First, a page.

Donegal championship final is new ground for former Derry City and Finn Harps star Quigg!

​Picture the scene: The great and the good of Donegal GAA are gathered for the traditional pre-championship finals press day. The Junior 'A' final has pitted favourites Na Rossa against underdogs Moville. Managing the Lettermacaward club is All Ireland winner, former senior county manager and all round Donegal legend Declan Bonner who is fielding questions on his club's chances when he gets a tap on the shoulder from a member of the opposition camp.
Moville GAA coach John Quigg. (Photo: Des Loughery/Pacemaker Press)Moville GAA coach John Quigg. (Photo: Des Loughery/Pacemaker Press)
Moville GAA coach John Quigg. (Photo: Des Loughery/Pacemaker Press)

"Yes, Declan, great to see a couple of us soccer heads among this lot, isn't it!"

Bonner laughs at loud at the cheek of it. He knows the source well but you'd imagine even he can't quite get his head round how, or why, his old friend is involved in a Donegal championship final.

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John Quigg has no GAA background. The straight-talking former Derry City, Finn Harps and Institute player and coach barely remembers playing it during his school days at St. Columb's College. And yet this Saturday, alongside Pat McLaughlin, 'Quiggy' will lead Moville out in O'Donnell Park to face Na Rossa, all the while plotting the downfall of his old Harps team-mate Bonner.

"It's a bit surreal and to make it even more surreal, it's Declan's team we're playing!" smiled Quigg about the twist of fate that has him one bib away from being bainisteoir!

"I played with Declan in 1991 at Harps and then he went on to win an All Ireland in '92, probably thanks to me keeping him right at football!

"I was up at the pre-championship press night the other day, all the GAA heads in Donegal were there because it included the senior finalists and all, but I walked up to him, shook his hand and we had a good laugh. We had a decent side at Harps in those days under Charlie McKeever. We were playing against the likes of Derry, Rovers and the rest but Declan was obviously more GAA than soccer. He went on to achieve superb things with Donegal.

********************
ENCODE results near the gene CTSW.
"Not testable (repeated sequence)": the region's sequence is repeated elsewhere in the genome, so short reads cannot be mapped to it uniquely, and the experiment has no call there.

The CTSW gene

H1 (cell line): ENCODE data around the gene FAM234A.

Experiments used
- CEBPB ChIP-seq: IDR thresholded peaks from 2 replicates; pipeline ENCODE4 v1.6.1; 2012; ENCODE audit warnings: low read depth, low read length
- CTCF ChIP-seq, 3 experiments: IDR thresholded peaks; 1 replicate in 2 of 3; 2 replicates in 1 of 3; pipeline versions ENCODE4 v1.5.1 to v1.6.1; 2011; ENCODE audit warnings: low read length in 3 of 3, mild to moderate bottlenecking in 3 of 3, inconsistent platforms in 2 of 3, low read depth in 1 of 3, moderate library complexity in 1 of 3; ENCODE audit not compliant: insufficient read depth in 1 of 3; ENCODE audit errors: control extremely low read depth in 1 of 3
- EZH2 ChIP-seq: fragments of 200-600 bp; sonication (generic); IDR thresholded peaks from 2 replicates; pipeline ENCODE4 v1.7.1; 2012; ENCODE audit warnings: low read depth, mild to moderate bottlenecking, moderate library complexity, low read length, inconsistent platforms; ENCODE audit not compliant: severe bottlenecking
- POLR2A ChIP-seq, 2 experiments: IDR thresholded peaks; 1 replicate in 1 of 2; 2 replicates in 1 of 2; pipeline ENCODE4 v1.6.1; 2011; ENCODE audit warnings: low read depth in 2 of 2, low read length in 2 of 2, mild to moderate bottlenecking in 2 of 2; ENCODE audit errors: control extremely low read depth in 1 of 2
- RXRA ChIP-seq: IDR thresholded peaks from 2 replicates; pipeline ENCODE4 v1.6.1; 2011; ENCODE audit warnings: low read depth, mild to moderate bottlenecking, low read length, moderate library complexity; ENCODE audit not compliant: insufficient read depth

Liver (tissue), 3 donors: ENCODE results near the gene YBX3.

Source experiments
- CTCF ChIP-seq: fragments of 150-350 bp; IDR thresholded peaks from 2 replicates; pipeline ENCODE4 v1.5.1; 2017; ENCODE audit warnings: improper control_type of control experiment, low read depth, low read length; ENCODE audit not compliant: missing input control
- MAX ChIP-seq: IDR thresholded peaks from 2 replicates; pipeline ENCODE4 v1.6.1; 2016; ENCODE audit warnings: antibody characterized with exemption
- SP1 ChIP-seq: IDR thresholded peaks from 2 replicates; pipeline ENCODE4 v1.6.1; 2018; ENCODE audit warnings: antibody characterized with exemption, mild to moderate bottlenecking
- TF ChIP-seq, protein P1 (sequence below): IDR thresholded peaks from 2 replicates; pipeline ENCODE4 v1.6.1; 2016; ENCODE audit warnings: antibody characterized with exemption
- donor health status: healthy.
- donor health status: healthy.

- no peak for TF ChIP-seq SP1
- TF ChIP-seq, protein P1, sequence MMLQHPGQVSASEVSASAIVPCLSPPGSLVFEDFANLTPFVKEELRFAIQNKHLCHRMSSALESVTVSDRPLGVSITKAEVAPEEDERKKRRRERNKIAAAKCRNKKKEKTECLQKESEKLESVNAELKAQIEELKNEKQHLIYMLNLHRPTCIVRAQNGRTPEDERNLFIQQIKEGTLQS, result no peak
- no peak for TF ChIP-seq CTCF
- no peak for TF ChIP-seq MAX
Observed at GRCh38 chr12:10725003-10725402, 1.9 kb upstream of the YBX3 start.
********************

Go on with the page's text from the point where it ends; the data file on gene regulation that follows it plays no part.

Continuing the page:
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"But when he saw me at the press night he couldn't help but laugh. He was shaking his head and thinking; 'What in under God's are you doing down here?'"

Probably only just ousted at the top of 2023's 'most unlikely GAA appointments' by Mickey Harte's move to Derry, Quigg's switch of codes came about thanks to his long time collaborator, Pat McLaughlin and it has proved fruitful for both parties.

"When I left Derry City I was down in Greencastle for two or three years with Pat (McLaughlin)," explains Quigg, "We ended up winning the Inishowen League and a couple of cups. Hugh Harkin asked me to go back into Derry so I left and Pat packed in the football too.

"But then the Gaelic club in Moville asked Pat would he take it on because most of the players are dual sportsmen. Most play the two and I would know them all from my time with Greencastle, so out of the blue Pat rang and asked, 'Do you fancy a bit of Gaelic coaching?'